In the event of an engine malfunction, it is desirable to shut down the engine or at least to reduce its operating speed to a safe level in order to prevent further damage. As will be made apparent from the following description, the hydraulic safety mechanism of the present invention is particularly adapted to insure that it will remain functional even after long periods of operation and that it will rapidly actuate or reposition the control element 13. To adapt the hydraulic safety mechanism for accomplishing these functions, it is preferably employed in association with a variable orifice means for communicating hydraulic fluid under pressure from the circuit 11 or 111 to the safety mechanism. A variable orifice mechanism including self-cleaning means is generally indicated at 14 in each of FIGS. 3, 4 and 5A-C.

The alternate embodiment 112 of the hydraulic safety mechanism is best seen in FIG. 6. The hydraulic safety mechanism 112, in common with the mechanism 12 of FIGS. 3 and 4, includes hydraulic latching means serving to maintain the position of the control element 13 during normal operation and to reposition it in the event of a malfunction. However, the hydraulic safety mechanism 112 does not include variable orifice means and its manner of hydraulic communication with the safety circuit 111 of FIG. 1A is somewhat different from that for the hydraulic safety mechanism 12 in FIG. 1, particularly as to features of internal construction described in greater detail below.

It is further contemplated that such a hydraulic safety circuit and hydraulic safety mechanism may be employed in remote applications where it is not possible or feasible to manually accomplish start-up or resetting of the hydraulic safety mechanism. Accordingly, still another embodiment of the hydraulic safety mechanism is illustrated at 212 in FIGS. 7 and 8. The hydraulic safety mechanism 212 is generally similar to the hydraulic safety mechanism 112 of FIGS. 3 and 4 except that it includes solenoid means and an accumulator assembly to adapt it for remote, self-cocking operation.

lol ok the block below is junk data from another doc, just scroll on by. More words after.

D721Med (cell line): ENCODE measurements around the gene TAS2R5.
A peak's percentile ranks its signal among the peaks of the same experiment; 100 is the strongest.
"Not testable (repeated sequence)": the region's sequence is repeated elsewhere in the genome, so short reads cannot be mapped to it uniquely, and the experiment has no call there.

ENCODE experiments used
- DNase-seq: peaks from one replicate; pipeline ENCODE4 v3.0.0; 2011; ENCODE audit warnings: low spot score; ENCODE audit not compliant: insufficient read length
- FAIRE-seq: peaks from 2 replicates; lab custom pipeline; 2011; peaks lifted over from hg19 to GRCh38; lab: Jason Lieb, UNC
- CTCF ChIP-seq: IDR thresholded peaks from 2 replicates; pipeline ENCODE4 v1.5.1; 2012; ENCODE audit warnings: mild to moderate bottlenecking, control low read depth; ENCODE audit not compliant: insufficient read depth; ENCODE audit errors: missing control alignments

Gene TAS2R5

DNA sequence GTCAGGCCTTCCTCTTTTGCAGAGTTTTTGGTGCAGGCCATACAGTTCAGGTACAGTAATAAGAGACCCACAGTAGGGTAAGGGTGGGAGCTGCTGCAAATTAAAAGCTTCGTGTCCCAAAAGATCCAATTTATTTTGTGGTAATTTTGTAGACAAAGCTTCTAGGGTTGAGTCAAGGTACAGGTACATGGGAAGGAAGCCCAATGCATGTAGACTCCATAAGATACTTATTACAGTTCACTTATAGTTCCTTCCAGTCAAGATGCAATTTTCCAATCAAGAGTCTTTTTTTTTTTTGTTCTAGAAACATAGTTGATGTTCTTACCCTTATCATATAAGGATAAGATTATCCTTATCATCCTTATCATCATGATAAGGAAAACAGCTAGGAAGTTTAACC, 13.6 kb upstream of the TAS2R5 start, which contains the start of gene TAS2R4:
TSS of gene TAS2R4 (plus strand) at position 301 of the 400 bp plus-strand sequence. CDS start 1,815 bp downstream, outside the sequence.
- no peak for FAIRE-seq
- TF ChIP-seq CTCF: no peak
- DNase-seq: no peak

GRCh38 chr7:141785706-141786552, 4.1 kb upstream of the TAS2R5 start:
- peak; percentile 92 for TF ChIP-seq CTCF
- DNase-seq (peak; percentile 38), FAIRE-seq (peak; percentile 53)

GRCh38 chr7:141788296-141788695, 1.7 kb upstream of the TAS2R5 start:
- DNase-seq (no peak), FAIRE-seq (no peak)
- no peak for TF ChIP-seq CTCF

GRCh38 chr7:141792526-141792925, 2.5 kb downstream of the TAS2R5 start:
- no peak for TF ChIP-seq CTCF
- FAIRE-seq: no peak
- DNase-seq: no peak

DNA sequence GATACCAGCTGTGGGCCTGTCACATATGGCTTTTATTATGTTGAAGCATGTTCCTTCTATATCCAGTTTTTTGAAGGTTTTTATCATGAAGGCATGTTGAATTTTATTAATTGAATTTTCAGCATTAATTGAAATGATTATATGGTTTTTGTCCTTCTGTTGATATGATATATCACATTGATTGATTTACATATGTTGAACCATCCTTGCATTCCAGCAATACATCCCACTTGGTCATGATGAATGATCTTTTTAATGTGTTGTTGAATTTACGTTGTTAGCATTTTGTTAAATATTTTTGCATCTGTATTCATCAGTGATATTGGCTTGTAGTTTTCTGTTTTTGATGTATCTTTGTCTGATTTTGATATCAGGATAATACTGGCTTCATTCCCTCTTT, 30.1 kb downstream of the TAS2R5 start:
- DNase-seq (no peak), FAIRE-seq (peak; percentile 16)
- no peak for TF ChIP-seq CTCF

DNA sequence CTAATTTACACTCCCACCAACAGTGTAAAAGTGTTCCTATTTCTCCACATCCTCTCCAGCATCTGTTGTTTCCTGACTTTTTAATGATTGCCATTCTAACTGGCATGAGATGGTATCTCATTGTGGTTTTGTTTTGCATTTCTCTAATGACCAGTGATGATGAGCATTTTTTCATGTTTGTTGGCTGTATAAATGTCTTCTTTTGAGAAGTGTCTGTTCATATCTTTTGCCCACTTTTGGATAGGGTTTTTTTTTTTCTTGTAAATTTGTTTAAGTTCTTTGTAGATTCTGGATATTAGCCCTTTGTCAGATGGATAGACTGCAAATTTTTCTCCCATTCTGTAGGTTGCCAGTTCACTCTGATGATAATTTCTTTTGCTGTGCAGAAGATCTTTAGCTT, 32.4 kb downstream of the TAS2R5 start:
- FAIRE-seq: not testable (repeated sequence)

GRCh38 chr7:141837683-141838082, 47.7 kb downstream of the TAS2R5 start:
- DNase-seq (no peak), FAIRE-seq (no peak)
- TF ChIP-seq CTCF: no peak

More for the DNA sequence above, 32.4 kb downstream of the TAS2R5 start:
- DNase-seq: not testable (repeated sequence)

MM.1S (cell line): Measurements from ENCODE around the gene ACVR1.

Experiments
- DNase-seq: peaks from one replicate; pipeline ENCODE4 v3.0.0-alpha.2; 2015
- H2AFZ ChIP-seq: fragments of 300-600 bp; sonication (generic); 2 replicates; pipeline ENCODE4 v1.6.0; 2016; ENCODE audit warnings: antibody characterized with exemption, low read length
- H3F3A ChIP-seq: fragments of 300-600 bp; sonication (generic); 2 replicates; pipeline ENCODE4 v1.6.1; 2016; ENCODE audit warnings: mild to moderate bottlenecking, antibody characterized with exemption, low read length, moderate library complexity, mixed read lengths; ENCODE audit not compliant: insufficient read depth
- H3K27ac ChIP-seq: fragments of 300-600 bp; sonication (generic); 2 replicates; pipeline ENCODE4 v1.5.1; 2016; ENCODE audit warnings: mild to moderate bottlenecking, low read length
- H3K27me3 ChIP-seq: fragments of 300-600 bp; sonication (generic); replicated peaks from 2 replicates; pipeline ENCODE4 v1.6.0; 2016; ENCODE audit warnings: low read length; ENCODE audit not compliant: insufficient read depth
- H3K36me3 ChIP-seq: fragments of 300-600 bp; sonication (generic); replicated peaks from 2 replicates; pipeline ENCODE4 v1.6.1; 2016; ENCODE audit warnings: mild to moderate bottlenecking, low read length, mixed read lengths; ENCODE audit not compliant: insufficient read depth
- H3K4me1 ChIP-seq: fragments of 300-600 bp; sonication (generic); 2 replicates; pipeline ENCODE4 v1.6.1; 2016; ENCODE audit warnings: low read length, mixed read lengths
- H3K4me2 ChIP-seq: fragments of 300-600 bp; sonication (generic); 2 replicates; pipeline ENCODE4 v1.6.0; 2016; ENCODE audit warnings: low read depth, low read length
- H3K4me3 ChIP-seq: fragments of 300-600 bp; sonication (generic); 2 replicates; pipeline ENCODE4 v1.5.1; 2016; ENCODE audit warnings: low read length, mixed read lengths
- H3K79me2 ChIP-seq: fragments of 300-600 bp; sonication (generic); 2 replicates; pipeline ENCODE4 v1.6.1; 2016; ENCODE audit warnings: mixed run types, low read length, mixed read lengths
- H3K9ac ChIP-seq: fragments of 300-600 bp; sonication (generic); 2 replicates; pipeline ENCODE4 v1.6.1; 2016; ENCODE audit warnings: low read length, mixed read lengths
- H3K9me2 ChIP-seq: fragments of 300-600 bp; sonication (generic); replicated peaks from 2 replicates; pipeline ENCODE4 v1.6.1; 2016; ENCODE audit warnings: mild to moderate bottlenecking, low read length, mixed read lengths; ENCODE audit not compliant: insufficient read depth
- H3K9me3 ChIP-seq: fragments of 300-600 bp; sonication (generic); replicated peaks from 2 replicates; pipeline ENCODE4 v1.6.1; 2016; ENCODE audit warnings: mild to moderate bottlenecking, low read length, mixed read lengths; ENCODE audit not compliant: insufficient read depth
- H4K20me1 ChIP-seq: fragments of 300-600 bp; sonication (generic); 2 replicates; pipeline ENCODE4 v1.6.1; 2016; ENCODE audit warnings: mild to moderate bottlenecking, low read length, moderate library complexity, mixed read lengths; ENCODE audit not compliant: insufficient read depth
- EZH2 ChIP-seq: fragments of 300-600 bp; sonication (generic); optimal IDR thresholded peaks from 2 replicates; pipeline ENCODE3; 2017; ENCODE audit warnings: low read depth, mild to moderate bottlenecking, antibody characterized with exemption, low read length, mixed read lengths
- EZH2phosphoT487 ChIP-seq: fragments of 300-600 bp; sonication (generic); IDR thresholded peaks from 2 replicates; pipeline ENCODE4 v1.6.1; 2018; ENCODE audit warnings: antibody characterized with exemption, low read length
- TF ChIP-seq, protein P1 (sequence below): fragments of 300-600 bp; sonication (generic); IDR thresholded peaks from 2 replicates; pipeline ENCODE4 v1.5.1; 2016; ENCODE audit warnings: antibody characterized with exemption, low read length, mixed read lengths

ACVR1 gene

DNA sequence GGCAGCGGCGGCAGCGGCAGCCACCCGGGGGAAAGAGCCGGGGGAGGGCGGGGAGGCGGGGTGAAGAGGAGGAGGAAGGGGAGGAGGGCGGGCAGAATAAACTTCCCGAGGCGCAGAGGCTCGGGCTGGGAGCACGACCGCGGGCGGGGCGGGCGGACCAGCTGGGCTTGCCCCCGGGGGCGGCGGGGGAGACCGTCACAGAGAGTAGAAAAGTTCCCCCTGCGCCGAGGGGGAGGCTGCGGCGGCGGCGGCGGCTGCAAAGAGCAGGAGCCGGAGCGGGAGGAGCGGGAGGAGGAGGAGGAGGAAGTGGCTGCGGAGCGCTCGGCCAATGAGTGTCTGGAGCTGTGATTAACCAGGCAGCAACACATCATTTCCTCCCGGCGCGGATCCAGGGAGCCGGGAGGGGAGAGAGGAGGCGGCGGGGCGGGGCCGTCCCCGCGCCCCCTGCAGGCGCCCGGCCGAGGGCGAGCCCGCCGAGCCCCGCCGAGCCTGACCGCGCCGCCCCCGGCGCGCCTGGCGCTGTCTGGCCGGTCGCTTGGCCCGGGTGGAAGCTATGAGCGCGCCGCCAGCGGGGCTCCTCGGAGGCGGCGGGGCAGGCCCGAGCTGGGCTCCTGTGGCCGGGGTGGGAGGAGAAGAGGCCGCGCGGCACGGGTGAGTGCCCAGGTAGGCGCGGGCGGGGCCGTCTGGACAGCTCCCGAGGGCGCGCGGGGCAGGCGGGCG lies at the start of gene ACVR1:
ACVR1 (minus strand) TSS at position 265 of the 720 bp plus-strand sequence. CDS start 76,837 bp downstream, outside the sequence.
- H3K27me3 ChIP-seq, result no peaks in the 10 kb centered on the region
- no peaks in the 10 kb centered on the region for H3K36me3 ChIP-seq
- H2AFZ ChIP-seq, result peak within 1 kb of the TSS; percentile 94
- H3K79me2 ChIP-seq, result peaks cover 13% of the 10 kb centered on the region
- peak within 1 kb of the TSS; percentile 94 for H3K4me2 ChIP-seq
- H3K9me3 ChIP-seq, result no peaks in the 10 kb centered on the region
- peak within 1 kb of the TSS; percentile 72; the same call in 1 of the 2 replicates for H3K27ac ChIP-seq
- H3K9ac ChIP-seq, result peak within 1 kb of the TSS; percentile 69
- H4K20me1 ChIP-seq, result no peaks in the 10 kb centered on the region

The various hydraulic safety mechanism and associated components as well as the hydraulic safety circuits of FIGS. 1 and 2 are described in greater detail below. However, it is again noted that although these components are preferably described as portions of a hydraulic safety circuit for a diesel engine, they may also be employed with other systems including means for developing hydraulic pressure under normal operating conditions while being susceptible to regulation by a control element such as the fuel rack 13 in FIG. 1.

Referring now to FIG. 1, the safety circuit 11 is associated with selected components of a diesel engine or the like including the fuel rack 13, a hydraulic sump 16 and a source of hydraulic pressure or pump 17 suitable for developing hydraulic pressure. Preferably, the pump 17 is employed for developing lubricating pressure within the diesel engine. Fluid under pressure from the pump 17 is communicated through a conduit 18 to the safety device 12 and then to another conduit 19. The purpose of this arrangement is to direct fluid from the pump 17 through the variable orifice as will be described in detail below with reference to FIGS. 3 and 4. The conduit 19 is in communication with one or more sensors, such as the engine speed sensor assembly 21 and temperature sensor assembly 22. The sensor assemblies are each in communication with the sump by respective conduits 23 and 24. In addition, a return conduit 26 communicates the sensors with another inlet port of the safety device 12. The sensors 21 and 22 are adapted to vent the conduit 19 into the sump 16 upon sensing an abnormal operating condition of the system or diesel engine. Otherwise, hydraulic fluid under pressure in the conduit 19 is redirected to the hydraulic device 12 through the conduit 26.